A Safe Space for AllPosted on December 28, 2015
The International YMCA in Jerusalem:
A Truly Safe Space for Palestinian, Christian, and Israeli Jewish Teens
One of the highlights of my professional career was volunteering in Jerusalem for the nonprofit organization, Skilled Volunteers for Israel. It was my first time in Israel. While I am a little too “seasoned” to pick grapes on a kibbutz, I wanted this trip to be less of a tourist jaunt and more a meaningful contribution to a country that, as an American Jew, holds great significance.
Skilled Volunteers of Israel puts in a lot of time and effort to screen and match adult professionals with organizations. Once I contacted Skilled Volunteers, Marla Gamoran, the Executive Director of Skilled Volunteers, held an in-depth interview with me via Skype to assess my level of commitment, areas of interest and to determine my skill set (which are designing and delivering youth program staff training, program evaluation and documentation, writing, editing, and curriculum design).
I was eventually matched with the Jerusalem International YMCA’s Youth Programs. Several months before I left for Israel, I was put in touch with Asaf Shahar, the administratOor and a group facilitator at the Youth Department,, and with Efrat Eyal Hatchwell Ben-Eli, the director of the Youth Department, who worked closely with me to explain what they do at the YMCA, and to match my expertise with their particular program and staff needs. We eventually determined that I would design and deliver a three half-day training institute for staff and volunteers.
The YMCA’s youth Department is unique, perhaps to all of Israel, in that they bring Israeli Jews, Christians, Druse, and Moslem Palestinian youth from East and West Jerusalem together through arts programs. The programs include the ACTV Video Group, the Young Leaders Group, the Youth Performance Art Club and the YMCA Jerusalem Youth Chorus, art performance ensemble activites group, leadership group The goals of the youth programs include creating a place where youth can develop social and cross cultural communication skills, build a caring community, and learn about themselves and others. Each group is lead by 2 facilitators, one Jewish and one Palestinian along with a translator. They also have young, mostly college age, volunteers from all over the world who come to help out with the program. The core staff includes a Palestinian and Jewish group facilitators, , Khaled Rishek and Amal Abas, along with a counselor and translator, all of whom play critical roles in building cultural and social bridges; for youth divided by language, culture, religion, and the tense, and often deadly, politics of the region.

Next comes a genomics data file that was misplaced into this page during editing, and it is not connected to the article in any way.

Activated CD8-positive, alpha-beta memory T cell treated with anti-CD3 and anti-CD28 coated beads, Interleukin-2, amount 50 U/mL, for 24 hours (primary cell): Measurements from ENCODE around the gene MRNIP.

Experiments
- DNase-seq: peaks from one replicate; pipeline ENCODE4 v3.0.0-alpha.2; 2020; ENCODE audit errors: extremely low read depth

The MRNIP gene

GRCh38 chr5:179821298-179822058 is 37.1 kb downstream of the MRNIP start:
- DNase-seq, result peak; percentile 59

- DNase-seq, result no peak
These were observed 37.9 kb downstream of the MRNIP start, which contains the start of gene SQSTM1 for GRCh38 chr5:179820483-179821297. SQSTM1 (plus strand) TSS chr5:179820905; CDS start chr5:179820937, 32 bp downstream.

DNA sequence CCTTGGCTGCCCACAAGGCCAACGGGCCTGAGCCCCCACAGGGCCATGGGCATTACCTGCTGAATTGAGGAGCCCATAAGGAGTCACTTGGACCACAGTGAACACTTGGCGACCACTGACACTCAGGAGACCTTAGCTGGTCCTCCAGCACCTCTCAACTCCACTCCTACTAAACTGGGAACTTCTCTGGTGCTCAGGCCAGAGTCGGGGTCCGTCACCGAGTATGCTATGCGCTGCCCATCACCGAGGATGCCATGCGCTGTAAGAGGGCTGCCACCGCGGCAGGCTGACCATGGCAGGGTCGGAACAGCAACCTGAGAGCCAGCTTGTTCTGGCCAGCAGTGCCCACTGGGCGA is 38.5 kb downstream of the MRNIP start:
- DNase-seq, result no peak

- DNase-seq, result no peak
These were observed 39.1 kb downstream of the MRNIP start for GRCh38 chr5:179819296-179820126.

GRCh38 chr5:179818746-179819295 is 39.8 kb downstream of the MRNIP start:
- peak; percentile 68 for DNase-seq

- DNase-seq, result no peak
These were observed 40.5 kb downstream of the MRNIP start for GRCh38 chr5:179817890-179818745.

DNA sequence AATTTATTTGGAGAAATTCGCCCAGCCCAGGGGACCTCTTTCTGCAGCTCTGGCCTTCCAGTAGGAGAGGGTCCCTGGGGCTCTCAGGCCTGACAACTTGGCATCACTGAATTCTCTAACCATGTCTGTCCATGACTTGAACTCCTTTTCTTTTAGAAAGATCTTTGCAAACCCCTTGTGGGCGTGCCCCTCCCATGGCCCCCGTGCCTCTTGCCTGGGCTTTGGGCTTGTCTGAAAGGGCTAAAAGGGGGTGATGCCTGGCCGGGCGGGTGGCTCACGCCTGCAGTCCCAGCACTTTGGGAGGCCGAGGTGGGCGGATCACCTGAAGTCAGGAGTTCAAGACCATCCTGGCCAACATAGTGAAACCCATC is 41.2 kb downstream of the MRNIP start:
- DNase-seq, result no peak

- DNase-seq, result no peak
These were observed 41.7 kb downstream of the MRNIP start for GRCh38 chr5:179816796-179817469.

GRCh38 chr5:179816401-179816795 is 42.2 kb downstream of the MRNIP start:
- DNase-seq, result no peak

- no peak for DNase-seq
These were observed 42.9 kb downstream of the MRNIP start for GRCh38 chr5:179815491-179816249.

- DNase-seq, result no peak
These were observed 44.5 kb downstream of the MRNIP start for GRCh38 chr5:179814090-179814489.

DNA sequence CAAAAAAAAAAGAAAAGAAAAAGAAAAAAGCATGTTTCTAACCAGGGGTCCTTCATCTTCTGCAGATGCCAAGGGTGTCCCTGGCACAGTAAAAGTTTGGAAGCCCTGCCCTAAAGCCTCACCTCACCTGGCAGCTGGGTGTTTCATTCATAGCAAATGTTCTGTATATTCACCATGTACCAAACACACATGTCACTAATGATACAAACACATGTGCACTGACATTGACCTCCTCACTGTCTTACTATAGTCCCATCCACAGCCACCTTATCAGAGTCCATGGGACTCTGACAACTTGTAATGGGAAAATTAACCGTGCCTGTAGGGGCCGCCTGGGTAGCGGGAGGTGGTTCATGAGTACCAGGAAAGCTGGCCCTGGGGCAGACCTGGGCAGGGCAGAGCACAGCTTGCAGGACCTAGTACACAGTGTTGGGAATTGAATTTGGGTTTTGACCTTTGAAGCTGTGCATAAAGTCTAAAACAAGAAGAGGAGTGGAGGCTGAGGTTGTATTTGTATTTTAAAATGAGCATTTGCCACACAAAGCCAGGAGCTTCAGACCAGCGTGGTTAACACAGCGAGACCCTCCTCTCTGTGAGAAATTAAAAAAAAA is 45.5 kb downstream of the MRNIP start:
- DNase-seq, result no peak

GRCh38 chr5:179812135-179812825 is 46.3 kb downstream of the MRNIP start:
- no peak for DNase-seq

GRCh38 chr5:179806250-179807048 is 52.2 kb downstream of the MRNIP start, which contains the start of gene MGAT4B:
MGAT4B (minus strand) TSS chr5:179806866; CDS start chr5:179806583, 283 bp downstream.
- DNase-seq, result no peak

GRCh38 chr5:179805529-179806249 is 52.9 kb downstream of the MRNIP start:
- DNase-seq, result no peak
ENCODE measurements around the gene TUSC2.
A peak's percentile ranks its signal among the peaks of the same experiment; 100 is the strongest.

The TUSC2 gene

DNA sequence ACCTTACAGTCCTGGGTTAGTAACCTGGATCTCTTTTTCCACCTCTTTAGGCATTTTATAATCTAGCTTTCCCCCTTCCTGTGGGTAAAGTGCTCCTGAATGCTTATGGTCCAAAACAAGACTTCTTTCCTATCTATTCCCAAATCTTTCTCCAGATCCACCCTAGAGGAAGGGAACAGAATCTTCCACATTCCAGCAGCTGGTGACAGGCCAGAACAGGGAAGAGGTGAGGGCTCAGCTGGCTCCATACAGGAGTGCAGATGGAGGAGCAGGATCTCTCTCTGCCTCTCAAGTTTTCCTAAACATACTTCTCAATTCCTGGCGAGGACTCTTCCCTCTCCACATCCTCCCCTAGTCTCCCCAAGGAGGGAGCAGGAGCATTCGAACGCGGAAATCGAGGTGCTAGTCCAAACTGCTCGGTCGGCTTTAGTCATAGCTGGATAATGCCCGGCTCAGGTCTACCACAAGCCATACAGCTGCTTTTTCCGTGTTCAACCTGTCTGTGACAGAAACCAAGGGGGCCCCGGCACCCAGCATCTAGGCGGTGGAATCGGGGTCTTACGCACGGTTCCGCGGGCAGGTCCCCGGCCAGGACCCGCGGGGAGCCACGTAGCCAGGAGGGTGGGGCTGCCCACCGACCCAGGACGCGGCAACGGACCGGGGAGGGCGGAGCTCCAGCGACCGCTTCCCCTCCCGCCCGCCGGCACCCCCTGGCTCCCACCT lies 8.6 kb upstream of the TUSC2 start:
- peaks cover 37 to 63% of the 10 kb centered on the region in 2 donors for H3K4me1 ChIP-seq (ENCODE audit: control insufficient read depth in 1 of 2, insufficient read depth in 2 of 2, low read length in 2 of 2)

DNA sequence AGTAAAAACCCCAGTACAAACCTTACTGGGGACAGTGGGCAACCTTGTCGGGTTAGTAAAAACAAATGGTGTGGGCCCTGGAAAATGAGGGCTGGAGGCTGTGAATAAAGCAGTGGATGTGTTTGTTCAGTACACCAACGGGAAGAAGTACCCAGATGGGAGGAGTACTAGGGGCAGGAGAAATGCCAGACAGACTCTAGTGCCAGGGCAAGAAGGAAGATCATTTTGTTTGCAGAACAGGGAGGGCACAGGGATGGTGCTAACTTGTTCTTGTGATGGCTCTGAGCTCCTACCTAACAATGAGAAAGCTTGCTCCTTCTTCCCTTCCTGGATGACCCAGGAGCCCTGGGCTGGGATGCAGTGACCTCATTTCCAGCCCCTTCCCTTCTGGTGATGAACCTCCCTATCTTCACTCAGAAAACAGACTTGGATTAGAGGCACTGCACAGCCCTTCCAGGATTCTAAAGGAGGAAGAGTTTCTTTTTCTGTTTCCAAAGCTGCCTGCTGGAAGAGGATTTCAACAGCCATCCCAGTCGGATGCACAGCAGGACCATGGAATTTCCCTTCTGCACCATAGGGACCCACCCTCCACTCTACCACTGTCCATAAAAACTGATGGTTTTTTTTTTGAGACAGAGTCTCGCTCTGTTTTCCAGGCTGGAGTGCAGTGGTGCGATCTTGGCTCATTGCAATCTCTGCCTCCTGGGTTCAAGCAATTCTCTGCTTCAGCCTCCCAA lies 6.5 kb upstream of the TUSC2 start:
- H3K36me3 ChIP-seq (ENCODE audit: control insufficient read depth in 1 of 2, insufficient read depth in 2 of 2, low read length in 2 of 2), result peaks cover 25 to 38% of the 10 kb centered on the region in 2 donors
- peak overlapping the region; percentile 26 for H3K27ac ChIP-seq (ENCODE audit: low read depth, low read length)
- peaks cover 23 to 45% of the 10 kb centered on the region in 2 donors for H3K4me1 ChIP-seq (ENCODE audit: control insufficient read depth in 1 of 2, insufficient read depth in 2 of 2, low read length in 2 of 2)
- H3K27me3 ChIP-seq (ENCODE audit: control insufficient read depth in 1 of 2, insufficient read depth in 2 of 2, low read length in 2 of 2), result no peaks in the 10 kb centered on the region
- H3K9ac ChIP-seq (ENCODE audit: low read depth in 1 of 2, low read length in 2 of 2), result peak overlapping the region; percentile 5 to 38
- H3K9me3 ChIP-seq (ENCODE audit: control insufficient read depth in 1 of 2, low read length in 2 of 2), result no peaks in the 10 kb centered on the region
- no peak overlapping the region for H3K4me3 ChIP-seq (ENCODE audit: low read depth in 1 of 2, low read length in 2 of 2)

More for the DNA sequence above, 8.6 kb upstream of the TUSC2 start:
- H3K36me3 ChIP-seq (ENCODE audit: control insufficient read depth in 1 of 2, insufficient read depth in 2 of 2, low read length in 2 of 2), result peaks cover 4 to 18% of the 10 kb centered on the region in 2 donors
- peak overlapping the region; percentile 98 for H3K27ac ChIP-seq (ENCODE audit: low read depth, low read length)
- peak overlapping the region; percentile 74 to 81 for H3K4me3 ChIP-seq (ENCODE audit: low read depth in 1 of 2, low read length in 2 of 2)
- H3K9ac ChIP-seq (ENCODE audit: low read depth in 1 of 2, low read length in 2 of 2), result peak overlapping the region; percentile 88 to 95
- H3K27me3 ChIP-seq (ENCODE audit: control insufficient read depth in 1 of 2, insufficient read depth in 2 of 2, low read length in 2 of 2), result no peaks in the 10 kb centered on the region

One of the things that Asaf and Efrat wanted help with was to put their materials, resources, and experience working with youth into one coherent curriculum which would help them share their work with outside organizations as well as pass down and institutionalize their work for new staff and volunteers. In addition, they wanted help with assessing and evaluating their programs. Efrat felt that while they had been doing excellent work for several years, they had never been able to articulate what they do to other educators, funders, and outside institutions. The Institute would provide the framework for them to accomplish this.
In the Institute, I taught an approach to curriculum design called Backwards Planning. This is an approach that begins with identifying the intended outcomes of a curriculum and then work backwards to designing evaluation methods and then, finally, to instructional methods and lessons. The picture above shows Khaled and another group leader Amit, , co-facilitators working on the outcomes for their choral group. They were writing in Hebrew, as Khaled was more fluent in Arabic and Hebrew. On the next day, I worked on evaluation methods with some young college-aged volunteers. We first looked at the outcomes that were identified in the first day, refined the language in collaboration with Efrat Eyal Hatchwell Ben-Eli, who was there all three days, and then the volunteers created a list of ways they could evaluate the outcomes, such as by using a structure that was already in place at the program – a dialogue that was held with youth after any activity. This group dialogue was a way to process the activities with youth, and could easily be used to engage youth through structured questions to evaluate their experiences. On the last day we focused on creating an action plan. Participants worked in groups according to their groups’ topic areas. For example, Efrat worked on an action plan with staff who worked with her theatre group.
Participants, using an action plan format, identified their interim and long term outcomes, what needed to be accomplished, by when, and by whom. This was an activity to help staff begin to implement all that we had worked on over the previous two days. As a closing activity, we stood in a circle, and passed around a gift bag, into which we place a gift that we had “received” from the Institute, and a gift that we were leaving behind for the group. I took with me the gift of deep respect for the hard work of the International YMCA, and I left behind the gift of hope.